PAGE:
Rudd made no attempt to speak directly to the prime minister, who was reportedly preparing to sack him when he returned. By pre-empting Gillard, he was attempting to seize the initiative in the intense inner-party lobbying already underway in the lead-up to Monday’s ballot. In a press conference this morning, Gillard declared that she expected to win. If not, she insisted, she would retire to the backbench and never challenge for the leadership again, then demanded of Rudd that he make the same pledge.
Media coverage of the Labor leadership battle is notable only for its focus on the sordid inner-party manoeuvres, the numbers lining up on either side, and what the implications might be for the highly unstable and unpopular Labor minority government, which is dependant for its existence on continuing support from the Greens and rural independents. The contest is being portrayed as a personal tussle between Gillard and Rudd, with no fundamental political differences between them.
Nothing could be further from the truth. The leadership battle is rooted in the fundamental dilemma that has confronted the Australian ruling class for the past two decades: how to balance between its economic dependence on China, the country’s largest trading partner, and its longstanding strategic alliance with the United States, as rivalry between the two powers has intensified.
After coming to power in 2007, Rudd sought to ameliorate the growing tensions between China and the US through the promotion of a regional forum to defuse potential conflicts. This perspective came into conflict with that of the Obama administration, which, from mid-2009, launched a diplomatic and strategic offensive to undermine China’s growing regional influence. Amid deep dissatisfaction with Rudd in Washington, the White House played a key role in the coup of June 2010.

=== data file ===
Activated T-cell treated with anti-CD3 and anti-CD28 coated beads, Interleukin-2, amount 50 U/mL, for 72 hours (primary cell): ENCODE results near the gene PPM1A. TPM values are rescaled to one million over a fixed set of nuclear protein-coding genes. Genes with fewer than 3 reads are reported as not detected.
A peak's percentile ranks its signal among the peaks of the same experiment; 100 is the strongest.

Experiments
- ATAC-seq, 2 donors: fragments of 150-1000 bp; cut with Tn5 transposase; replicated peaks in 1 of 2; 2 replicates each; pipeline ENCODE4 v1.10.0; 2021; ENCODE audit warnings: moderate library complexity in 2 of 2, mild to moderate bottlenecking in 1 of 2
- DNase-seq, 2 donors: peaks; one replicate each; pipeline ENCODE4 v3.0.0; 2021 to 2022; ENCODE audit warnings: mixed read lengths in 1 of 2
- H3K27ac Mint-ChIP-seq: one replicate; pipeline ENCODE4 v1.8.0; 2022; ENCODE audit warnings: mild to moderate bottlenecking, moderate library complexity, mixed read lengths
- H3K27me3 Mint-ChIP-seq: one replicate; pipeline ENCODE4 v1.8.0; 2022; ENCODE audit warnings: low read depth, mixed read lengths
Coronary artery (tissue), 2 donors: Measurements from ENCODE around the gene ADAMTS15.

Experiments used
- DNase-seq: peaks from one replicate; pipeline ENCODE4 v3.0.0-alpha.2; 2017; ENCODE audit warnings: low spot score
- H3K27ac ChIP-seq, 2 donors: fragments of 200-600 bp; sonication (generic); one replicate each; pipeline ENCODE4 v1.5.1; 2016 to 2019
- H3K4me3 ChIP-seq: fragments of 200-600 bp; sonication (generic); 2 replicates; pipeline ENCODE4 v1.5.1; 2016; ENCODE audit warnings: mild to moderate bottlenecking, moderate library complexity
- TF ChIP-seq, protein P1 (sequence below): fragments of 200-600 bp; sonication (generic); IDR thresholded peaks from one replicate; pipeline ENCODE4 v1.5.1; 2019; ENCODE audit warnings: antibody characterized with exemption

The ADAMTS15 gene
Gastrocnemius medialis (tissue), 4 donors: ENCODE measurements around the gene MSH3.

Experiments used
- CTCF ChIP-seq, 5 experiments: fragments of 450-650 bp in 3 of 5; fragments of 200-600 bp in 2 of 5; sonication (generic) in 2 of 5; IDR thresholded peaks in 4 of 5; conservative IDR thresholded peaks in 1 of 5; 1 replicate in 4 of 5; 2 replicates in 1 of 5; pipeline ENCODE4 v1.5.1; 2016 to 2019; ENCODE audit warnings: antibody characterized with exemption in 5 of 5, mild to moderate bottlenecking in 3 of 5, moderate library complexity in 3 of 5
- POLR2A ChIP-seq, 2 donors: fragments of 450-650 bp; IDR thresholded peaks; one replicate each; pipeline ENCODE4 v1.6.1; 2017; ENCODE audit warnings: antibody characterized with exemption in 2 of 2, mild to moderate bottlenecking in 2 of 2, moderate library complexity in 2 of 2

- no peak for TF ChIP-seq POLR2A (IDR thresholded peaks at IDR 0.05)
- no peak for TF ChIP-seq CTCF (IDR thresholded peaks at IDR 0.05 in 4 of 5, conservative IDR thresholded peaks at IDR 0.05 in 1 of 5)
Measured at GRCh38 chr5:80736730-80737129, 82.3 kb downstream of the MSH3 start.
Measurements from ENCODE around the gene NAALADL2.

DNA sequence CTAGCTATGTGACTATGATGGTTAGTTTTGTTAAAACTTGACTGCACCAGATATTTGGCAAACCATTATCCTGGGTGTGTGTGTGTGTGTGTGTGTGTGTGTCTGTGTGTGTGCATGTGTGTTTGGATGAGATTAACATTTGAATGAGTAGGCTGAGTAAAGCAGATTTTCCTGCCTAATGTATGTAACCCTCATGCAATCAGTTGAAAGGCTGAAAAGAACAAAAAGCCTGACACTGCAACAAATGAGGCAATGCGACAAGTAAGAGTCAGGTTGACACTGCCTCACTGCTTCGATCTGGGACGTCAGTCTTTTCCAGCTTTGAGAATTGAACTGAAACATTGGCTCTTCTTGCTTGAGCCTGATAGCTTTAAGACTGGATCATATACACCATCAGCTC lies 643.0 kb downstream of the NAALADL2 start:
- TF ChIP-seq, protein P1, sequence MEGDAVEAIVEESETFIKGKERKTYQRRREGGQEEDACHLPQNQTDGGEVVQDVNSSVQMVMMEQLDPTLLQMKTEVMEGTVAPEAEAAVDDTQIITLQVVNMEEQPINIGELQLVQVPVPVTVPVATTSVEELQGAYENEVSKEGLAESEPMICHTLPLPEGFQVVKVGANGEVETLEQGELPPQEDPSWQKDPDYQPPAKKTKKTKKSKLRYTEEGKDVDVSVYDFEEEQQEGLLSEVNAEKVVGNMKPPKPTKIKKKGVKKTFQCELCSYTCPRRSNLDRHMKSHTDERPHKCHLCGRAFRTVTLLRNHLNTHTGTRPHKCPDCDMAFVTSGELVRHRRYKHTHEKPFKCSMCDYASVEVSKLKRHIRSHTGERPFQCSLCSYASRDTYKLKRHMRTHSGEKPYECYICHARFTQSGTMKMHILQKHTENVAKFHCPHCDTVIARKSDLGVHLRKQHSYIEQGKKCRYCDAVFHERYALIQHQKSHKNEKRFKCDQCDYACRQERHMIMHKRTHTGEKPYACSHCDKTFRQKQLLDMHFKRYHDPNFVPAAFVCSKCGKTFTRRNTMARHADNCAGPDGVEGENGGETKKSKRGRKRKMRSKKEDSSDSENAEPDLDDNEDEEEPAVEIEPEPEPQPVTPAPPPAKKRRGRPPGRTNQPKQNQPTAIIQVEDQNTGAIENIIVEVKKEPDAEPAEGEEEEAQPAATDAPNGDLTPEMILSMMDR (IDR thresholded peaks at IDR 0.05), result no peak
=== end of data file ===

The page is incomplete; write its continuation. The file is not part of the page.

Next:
Gillard was installed by a handful of Labor and union factional bosses with close ties to the US, behind the backs of the cabinet, the party and the population as a whole. She immediately pledged her unconditional support for the US alliance and for keeping Australian troops in Afghanistan indefinitely. During Obama’s trip to Australia last November, Gillard announced that up to 2,500 US Marines would be stationed in the northern city of Darwin and that access to Australian air and naval bases would be granted to the US military. This is in line with US ambitions to control key shipping routes used by China to transport energy and raw materials from Africa and the Middle East.